21 September 2010

NSW COAST Words: Calling cooee

Everyone knows the bush call ‘cooee’. Not so many know that it is an Indigenous word, and that it means ‘come’. It was recorded by William Dawes in about April 1791:
"Kaouwi´ Kaouwi´ ..." gawi gawi ... = "Calling to come" come come: Dawes (b) [b:15:1] [BB]
Dawes recorded a Sydney language (‘Biyal Biyal: BB) remark made by the youngster Gunanguli:
"Gon. Mama kaowi ngália bogía" mama GAWI ngaliya bugiya = "My friend, come let us (two) go and bathe" xxx, COME we-two, swim: Dawes (b) [b:28:12] [BB]
In this sentence it is evident the word ‘gawi’ means ‘come’.
Other First Fleeters also recorded the word:
"co-e" gawi = "Come here" come: Collins 1 [:511.2:10.1] [BB]
"Cowe" gawi = "Come here" come: Anon (c) [c:28:16.2] [BB]
"Kouee" gawi = "Come here" come: Paine, Daniel [:41.1:13] [BB]
"Cow-ee" gawi = "To come" come: King in Hunter [:408.1:24] [BB]
Paine and Southwell recorded it in its more recognised spelling, resembling ‘cooee’:
"Kouee" guwi = "Come here" come: Paine, Daniel [:41.1:13] [BB]
"Coo-eé" guwi = "To come" come: Southwell [:148.2:2.1] [BB]
The word might have been ‘guwi’ (cooee), as ‘-gu’ is a widespread suffix (ending) indicating ‘motion towards’ (hence ‘come’), ‘purpose’ and the like.
Dawes recorded a family scene featuring a young infant, and his record demonstrates the ‘purposive’ function of the suffix ‘-gu’:
"Mínyin túnga" minyin dunGa = "Why does she cry?" why cry: Dawes (b) [b:26:3] [BB]
"Ngabángo" ngabanGU = "Answer: For the breast" breast-FOR: Dawes (b) [b:26:4] [BB]
However, the word ‘guwi’ could equally have been ‘gawi’—deriving from ‘gama’, ‘to call’:
"Ka-ma" gama = "Call" call: Anon (c) [c:30:2.2] [BB]
"Cà-ma" gama = "To call" call: King in Hunter [:408.1:5] [BB]
"Ka-mow" gamawu = "Shall I, or must I call" call I: Anon (c) [c:14:2] [BB]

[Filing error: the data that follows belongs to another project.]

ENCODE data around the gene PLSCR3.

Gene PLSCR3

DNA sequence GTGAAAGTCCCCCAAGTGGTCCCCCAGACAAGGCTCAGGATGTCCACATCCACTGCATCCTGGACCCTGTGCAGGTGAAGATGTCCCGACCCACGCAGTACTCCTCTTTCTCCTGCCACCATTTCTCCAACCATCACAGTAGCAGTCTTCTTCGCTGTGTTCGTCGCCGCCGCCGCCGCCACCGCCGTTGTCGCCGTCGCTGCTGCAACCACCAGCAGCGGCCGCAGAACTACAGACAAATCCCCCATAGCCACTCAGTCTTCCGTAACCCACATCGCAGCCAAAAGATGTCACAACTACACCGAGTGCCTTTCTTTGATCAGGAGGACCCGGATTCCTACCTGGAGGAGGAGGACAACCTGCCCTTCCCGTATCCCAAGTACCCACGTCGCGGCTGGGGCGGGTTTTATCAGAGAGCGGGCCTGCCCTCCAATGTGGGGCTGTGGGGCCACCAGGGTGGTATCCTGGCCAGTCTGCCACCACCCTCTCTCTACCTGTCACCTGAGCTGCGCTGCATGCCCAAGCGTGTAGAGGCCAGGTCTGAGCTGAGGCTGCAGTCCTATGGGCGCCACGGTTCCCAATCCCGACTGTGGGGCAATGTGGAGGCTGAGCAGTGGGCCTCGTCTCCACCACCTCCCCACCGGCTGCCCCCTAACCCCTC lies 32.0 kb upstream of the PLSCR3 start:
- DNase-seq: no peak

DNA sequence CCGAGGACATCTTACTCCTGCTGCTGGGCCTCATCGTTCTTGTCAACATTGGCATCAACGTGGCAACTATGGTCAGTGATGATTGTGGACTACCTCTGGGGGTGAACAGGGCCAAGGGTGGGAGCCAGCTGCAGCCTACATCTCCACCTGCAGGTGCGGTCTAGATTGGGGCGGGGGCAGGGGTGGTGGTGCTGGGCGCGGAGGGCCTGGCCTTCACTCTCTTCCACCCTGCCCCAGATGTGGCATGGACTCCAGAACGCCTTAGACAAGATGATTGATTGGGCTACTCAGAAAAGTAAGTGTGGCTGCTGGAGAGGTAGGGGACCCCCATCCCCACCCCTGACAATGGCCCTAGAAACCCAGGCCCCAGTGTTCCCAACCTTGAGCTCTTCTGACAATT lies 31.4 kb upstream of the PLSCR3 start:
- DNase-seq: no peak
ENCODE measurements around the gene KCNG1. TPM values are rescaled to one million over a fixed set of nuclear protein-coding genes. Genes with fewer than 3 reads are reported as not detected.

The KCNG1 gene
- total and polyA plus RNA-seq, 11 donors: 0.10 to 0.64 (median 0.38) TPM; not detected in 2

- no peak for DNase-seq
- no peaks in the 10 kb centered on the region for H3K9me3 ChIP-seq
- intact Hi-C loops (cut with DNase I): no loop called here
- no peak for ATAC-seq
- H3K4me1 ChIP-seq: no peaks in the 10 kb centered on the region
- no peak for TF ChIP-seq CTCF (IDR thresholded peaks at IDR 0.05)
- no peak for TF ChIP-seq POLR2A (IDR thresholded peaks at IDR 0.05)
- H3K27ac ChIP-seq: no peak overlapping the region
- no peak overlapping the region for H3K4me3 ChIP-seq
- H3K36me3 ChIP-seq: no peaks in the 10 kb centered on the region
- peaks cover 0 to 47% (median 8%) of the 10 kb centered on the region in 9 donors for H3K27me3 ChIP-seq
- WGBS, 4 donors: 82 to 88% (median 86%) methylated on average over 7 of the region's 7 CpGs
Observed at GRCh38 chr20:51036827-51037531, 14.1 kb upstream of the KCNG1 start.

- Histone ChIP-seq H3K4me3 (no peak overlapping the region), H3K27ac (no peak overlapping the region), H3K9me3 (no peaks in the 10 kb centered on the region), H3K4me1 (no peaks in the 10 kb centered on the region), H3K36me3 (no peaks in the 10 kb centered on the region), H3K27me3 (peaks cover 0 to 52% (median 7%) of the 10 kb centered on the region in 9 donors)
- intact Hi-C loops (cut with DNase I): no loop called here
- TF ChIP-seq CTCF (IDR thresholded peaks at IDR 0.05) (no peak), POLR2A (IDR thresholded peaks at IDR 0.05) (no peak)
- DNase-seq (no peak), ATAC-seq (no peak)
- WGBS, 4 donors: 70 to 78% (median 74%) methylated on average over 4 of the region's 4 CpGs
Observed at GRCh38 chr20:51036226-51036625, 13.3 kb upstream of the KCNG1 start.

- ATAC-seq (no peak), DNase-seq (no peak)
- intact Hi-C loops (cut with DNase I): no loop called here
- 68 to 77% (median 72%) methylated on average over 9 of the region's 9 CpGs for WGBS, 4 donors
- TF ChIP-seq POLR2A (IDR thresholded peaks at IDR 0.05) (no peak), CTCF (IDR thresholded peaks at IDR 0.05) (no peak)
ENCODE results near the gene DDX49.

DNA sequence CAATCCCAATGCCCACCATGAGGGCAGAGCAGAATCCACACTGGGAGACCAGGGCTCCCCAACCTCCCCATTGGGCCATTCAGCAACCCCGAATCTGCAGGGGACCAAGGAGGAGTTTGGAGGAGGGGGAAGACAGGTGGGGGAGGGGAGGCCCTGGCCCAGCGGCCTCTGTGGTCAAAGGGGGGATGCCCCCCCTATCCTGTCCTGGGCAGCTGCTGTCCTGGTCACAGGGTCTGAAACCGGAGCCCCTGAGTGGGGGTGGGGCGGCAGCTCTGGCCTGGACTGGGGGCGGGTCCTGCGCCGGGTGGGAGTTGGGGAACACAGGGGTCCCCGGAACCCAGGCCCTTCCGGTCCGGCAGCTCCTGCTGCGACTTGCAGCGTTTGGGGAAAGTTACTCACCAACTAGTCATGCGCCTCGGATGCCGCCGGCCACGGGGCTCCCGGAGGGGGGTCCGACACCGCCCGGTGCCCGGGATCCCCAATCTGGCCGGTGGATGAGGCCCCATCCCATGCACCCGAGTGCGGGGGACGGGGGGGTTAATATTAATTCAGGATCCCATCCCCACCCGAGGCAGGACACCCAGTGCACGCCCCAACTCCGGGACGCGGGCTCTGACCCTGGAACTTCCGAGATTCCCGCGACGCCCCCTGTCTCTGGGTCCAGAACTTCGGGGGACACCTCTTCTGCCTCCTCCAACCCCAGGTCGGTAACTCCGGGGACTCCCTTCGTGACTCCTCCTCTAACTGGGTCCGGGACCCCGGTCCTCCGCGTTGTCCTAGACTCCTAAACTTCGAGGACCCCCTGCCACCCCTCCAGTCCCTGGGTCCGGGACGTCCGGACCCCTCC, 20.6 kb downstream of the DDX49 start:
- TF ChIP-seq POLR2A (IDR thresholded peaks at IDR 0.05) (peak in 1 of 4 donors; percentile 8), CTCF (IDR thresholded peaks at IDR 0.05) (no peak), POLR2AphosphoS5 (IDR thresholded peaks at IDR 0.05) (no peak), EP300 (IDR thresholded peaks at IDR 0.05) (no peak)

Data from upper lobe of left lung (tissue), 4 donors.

"...Kamabaou ...” gamabawu ... = "...I will call ..." call will I ...: Dawes (b) [b:32:9] [BB]
‘gama’ might be composed of ‘gu’ together with the stem-forming suffix ‘ma’: ‘to do or to make’.
The ‘inland’ and southerly form of the BB ‘gama’ is ‘gamba’ (call):
"kumba" gamba = "shout" call: KAOL Rowley GeoR [DgR] [:107:12] [DgR]
"kumba" gamba = "to shout (coowhee)" call: AL&T Rowley GeoR [DgR] [:261:7.1] [DgR]
The first part of a word can be termed its ‘root’, and ‘ga-’ turns up in words for ‘mouth’ in the Sydney district:
"Keraka" garaga = "Mouth" mouth: Paine, Daniel [:42.2:6] [BB]
"Karraka" garaga = "Mouth" mouth: Bowman: Camden [:16:27] [DG]
"Kar-ga" garaga = "The mouth" mouth: Anon (c) [c:16:3] [BB]
"kar-ga" garaga = "Mouth" mouth: Collins 1 [:508.2:3] [BB]
South of Botany Bay, a word similar to this is used for ‘call’ (or ‘shout’, or ‘croak’, or any sound made by voice):
"kurrugaia" garugaya = "Shout " call did: Mathews KML/Dwl [:279.3:13] [Dwl]
"Karuganbilla" garuganbila = "Shouted again." call—again: KAOL Ridley [DWL story] [:146:6] [Twl]
"gar´-ruk" garug = "a cry" call: Mathews 8006/3/7/ - CRITERION [:45:17.2] [[Dwl?]]
A feature of wildlife is often the sound animals and birds make. It seems hardly a coincidence, then, that a large number of words for birds begin with ‘gara’. A few are:
“gurrigang” garigang = “Hornbill “: Mathews 1903 [280.3:24] [DARK]
“kroomeye” garu-mai = “Duck”: Long Dick [3.1:9.2] [LD]
“karibi gari-bi = “cockatoo”: KAOL Rowley [DgR table] [124:10.6] [BB]
“kurâpul” gurabul = “Common magpie”: Mathews 1903 [280.3:30] [DARK]
“Ca-ratt” garad = “cockatoo, black”: Hunter Sketch Book [117:xx] [BB]
“Goo-reet” gurid = “Red-breasted Parrot”: Painters [12127] [BB]
“Karreet” gari-d = “Scarlet-breasted Flycatcher": Painters [12266] [BB]
So, did Mathews in collecting the word for ‘frog’ correctly interpret his informant’s information, or was he really being told about the noise it was making:
"Koor´-gaty" guragady = "Big Frog" frog: Mathews DGA 1901 [:70.2:8] [DGA]
It is easier to conclude that a cow, unknown to the indigenous people prior to the European upheaval, was being described by its characteristic mooing, or ‘calling’:
"kumbakuluk" gambagalag = "horned cattle" cow: KAOL Rowley GeoR [:104:19] [DgR]

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